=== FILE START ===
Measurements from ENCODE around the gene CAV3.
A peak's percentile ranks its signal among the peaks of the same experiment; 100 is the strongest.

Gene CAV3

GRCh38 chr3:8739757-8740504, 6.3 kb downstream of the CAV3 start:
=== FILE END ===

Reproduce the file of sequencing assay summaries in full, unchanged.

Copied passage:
Measurements from ENCODE around the gene CAV3.
A peak's percentile ranks its signal among the peaks of the same experiment; 100 is the strongest.

Gene CAV3

GRCh38 chr3:8739757-8740504, 6.3 kb downstream of the CAV3 start: